# Golf Handicap Calculator

## Handicap of Course Calculator

Use this calculator to find out the handicap of a golfer for a specific course.

## Result

Your handicap for the course: **4**

Index of Your Handicap | |

Rating of Course | |

Rating of Course Slope | |

Course Par Score | |

## Index of Handicap Calculator

Use this calculator to compute the index of handicap for a golfer given data from at least 54 holes (3 rounds of 18-holes) of playing data. When filling the form, please provide either an 18-hole or 9-hole score. Do not provide both. The playing condition adjustment is an optional value between -1 and 3. If left blank, it will be treated as 0.

Rating of Course | Rating of Course Slope | 18-hole Score | 9-hole Score | Playing Condition Adjustment | ||

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A golf handicap is intended as a measure of a golfer's potential playing ability. The higher the handicap of a golfer, the poorer the golfer's ability relative to that of a person with a lower handicap.

In terms of stroke play (a scoring system involving counting the total number of strokes a golfer takes on each hole during a given round), a more skilled golfer gives the less experienced player a "handicap" in which extra strokes are added to his or her score. The player that has the fewest strokes at the end of the round is the winner. A handicap theoretically allows players of differing ability levels to play together on more equal grounds. Although handicap systems are prevalent in amateur golf, they are not used in professional golf.

A golf handicap is often determined at the course where a golfer typically plays, and though certain details of a handicap system may vary, handicaps are generally based on a recent history of a golfer's rounds. This means that a handicap is not static, and is regularly adjusted.

The term "handicapping" originated in horse racing, where a jockey was handed his odds for the race in a cap (hand-in-cap). The concept, however, existed long before the term was coined. Even in the early days of the sport, the act of allowing strokes in golf was called "assigning the odds," which was a task assumed by a group of administrators. These individuals were referred to as the "adjustors of the odds," and were the precursors of the modern Handicap Committee's present in golf clubs.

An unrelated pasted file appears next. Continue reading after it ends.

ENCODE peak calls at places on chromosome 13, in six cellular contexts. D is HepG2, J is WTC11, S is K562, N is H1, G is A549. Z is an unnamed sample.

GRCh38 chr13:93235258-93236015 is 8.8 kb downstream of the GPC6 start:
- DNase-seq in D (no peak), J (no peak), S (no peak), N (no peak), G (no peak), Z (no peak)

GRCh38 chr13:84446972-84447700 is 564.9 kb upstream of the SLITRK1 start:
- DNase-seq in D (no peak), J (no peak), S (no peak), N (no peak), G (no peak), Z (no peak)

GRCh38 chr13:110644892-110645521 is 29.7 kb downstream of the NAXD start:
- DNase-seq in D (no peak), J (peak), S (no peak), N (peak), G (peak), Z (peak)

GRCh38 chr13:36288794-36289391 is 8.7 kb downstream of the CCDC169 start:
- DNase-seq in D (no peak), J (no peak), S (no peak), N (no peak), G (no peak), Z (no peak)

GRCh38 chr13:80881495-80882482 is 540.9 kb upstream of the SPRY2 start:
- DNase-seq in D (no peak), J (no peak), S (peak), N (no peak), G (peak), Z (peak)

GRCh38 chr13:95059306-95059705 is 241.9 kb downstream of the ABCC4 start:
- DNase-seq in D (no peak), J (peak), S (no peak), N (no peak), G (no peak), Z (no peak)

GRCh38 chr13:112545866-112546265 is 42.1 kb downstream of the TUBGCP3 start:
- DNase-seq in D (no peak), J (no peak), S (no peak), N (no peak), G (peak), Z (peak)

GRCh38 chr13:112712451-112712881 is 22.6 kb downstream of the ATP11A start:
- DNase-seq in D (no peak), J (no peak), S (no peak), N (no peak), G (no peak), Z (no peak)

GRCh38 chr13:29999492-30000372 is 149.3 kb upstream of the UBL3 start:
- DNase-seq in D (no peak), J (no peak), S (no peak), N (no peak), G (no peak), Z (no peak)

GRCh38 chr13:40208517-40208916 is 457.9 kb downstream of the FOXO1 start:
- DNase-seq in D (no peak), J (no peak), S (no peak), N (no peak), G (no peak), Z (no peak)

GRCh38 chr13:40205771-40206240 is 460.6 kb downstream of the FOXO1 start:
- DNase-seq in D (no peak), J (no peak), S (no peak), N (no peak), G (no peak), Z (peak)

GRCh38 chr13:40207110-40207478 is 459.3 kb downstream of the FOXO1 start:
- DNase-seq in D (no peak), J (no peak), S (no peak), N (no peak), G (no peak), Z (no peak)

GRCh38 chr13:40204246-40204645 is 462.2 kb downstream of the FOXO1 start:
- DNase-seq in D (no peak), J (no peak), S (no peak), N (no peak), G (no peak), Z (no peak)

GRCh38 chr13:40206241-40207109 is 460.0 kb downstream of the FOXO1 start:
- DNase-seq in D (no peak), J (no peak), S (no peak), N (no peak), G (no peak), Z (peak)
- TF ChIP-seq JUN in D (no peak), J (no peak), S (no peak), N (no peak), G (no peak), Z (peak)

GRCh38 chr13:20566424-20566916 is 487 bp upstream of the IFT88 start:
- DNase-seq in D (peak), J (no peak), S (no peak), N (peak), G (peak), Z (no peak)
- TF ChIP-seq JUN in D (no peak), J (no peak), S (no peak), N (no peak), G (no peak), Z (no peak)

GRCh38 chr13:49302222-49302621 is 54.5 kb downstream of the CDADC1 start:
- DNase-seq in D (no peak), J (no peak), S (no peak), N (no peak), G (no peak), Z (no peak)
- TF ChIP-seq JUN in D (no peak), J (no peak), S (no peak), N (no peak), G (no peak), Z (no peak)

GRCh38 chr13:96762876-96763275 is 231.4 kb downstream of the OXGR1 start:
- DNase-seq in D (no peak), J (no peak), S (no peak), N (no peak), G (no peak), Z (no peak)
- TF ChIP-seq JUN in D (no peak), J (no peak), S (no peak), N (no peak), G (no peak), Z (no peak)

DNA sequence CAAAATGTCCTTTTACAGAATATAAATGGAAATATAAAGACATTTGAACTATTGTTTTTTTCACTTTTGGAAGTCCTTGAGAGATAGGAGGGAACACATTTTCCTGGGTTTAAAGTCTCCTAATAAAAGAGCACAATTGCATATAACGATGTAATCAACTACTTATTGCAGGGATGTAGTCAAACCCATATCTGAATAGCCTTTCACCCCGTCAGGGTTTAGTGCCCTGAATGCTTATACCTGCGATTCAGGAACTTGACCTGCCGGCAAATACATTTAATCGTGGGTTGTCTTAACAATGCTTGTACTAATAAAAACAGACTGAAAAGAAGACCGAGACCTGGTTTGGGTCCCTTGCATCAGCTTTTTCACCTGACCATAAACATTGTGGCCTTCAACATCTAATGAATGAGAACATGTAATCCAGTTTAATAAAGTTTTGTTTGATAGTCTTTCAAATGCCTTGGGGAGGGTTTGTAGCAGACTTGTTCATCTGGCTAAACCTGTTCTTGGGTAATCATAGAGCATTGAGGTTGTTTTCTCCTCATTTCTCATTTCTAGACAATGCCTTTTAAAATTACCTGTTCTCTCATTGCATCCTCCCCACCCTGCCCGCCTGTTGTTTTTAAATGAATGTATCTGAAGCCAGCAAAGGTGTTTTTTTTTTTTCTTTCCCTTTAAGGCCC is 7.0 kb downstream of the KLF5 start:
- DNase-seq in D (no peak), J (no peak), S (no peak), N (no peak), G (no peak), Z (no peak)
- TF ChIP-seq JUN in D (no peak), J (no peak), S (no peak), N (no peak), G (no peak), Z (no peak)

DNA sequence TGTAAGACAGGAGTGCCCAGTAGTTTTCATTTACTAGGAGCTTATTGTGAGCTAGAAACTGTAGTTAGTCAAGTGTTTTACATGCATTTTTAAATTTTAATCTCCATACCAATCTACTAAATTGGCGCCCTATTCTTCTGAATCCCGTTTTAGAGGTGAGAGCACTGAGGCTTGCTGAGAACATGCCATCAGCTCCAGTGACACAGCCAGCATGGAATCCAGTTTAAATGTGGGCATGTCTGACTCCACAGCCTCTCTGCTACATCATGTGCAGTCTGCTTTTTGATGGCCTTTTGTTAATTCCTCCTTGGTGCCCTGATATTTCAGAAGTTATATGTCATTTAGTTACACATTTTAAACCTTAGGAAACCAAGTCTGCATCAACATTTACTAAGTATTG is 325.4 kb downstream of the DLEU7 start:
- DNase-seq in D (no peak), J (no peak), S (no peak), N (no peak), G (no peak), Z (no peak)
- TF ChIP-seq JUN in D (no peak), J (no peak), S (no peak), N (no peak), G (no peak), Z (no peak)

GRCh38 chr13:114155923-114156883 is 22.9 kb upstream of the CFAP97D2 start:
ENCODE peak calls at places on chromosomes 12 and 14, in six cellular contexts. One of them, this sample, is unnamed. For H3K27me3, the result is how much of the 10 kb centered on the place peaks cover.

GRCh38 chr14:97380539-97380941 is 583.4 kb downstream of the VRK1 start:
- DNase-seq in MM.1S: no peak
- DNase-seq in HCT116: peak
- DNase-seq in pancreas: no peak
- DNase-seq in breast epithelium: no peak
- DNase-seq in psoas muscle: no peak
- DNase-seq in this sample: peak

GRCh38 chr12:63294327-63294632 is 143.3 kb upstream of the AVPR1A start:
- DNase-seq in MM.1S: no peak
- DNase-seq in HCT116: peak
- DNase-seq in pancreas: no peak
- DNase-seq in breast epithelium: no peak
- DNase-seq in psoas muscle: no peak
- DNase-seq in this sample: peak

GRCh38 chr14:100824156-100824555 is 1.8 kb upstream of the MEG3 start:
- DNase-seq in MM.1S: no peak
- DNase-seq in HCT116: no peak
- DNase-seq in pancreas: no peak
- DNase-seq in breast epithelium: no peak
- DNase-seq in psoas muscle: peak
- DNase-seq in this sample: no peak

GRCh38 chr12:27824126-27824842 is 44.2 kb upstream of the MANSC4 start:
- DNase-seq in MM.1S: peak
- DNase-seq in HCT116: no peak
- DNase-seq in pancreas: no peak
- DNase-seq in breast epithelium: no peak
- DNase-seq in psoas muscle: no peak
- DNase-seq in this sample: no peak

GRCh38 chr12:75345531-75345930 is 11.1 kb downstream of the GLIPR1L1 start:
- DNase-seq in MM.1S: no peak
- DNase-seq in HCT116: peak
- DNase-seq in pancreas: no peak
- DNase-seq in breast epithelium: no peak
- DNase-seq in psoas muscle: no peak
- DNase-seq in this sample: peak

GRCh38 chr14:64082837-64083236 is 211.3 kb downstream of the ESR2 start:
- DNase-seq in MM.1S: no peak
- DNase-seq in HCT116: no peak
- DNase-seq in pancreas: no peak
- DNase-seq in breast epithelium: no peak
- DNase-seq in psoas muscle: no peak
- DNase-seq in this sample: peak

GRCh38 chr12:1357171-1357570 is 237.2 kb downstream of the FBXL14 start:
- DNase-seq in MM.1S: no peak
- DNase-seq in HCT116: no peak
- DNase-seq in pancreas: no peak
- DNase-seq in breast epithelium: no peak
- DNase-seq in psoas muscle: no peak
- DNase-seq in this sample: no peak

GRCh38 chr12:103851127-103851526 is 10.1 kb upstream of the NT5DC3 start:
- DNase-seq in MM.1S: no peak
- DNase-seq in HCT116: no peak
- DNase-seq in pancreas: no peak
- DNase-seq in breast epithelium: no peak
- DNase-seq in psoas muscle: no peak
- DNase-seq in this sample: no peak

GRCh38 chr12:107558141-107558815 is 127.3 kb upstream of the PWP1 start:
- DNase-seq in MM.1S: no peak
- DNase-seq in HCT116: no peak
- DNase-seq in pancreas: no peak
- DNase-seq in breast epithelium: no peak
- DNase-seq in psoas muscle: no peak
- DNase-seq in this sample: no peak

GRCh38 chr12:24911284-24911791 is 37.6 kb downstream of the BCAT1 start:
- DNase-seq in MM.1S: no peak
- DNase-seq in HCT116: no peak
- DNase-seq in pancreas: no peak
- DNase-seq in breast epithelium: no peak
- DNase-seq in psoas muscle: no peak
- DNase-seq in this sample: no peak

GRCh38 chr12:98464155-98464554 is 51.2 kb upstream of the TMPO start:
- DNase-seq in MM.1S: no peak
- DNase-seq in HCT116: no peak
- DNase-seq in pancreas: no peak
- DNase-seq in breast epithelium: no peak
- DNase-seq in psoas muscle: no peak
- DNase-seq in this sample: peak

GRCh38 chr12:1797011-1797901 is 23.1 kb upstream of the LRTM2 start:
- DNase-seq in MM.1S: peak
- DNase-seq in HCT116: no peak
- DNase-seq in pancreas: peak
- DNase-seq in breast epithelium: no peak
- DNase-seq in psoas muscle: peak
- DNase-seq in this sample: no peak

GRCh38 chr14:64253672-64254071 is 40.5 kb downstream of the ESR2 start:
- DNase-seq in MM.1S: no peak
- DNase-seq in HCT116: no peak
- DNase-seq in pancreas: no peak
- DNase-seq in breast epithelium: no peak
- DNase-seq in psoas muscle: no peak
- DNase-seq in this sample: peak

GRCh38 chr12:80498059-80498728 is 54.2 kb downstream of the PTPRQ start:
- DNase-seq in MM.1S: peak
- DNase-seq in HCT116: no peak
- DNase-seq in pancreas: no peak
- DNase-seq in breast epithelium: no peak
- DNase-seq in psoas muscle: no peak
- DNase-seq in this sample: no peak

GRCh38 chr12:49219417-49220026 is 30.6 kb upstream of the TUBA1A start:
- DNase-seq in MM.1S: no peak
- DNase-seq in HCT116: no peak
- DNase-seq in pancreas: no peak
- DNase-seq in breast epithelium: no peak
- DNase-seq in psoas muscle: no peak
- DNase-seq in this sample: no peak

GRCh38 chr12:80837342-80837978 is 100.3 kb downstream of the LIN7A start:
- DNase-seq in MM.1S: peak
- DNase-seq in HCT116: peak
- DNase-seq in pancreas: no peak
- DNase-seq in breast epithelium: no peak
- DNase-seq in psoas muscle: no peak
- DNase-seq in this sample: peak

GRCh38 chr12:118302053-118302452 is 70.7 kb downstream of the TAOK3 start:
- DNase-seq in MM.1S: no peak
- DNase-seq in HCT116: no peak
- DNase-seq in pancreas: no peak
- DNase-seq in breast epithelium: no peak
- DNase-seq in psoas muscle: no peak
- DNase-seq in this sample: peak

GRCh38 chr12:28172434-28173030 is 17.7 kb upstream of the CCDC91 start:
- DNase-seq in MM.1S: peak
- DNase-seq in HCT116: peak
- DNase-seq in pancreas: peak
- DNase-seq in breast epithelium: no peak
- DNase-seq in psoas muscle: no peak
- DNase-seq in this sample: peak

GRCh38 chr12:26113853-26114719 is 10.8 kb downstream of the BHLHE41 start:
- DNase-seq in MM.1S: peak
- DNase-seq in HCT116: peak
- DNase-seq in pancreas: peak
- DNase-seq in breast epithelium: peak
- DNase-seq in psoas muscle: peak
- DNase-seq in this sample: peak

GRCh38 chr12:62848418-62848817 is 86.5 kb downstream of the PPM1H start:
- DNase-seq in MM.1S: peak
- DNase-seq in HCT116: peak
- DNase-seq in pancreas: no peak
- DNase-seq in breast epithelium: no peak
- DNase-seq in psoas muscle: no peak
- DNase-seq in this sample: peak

"Scratch golfers" and "bogey golfers" are terms that are often used in relation to golf handicaps. A scratch golfer is a golfer whose handicap is zero, while a bogey golfer is one whose handicap is approximately 18.

### Rating of course, rating of slope, and handicap of course

In the United States, officially rated golf courses are described by course and rating of slope. Rating of course is a number (typically between 67 and 77) that is used to measure the average "good" score that a scratch golfer may attain on the course. A rating of slope in contrast, is a number (typically between 55 and 155) describing the relative difficulty of a course for a bogey golfer compared to a scratch golfer.

A handicap of course indicates the number of strokes that a golfer receives at a particular golf course. It can be thought of as an adjustment to a golfer's handicap that takes the difficulty of a golf course into account. It is the number of strokes that should be deducted from a golfer's gross score to determine the net score.

### Playing condition adjustment

Since golf is a game that is played outdoors, weather or other conditions can significantly affect a player's scores. As such, in an effort to more accurately represent a player's scores, an adjustment, referred to as the Playing Conditions Calculation (PCC), based on playing conditions for the course is included. This involves factoring in a number, ranging from -1 (when conditions make the course easier) to 3 (when conditions make the course more difficult), into the score differential calculation, depending on the conditions of the course for the given day.

For example, if the conditions on a course are relatively bad on a given day (e.g. rain and heavy wind), the player's score can be adjusted to reflect that, given a day with relatively better weather conditions, the player's score would likely have been better, and the score will be automatically adjusted using statistical procedures to more accurately reflect these conditions. The same is also true in particularly good weather conditions that could cause a player's scores to be better than they otherwise would be.

Because this adjustment is dependent on a given day, and since it is calculated automatically, it is important that players submit their scores on the actual day of play so that the PCC will be applied to their score on the correct day. This calculation is intended to be conservative and will not be applied unless there is strong statistical evidence that it is necessary.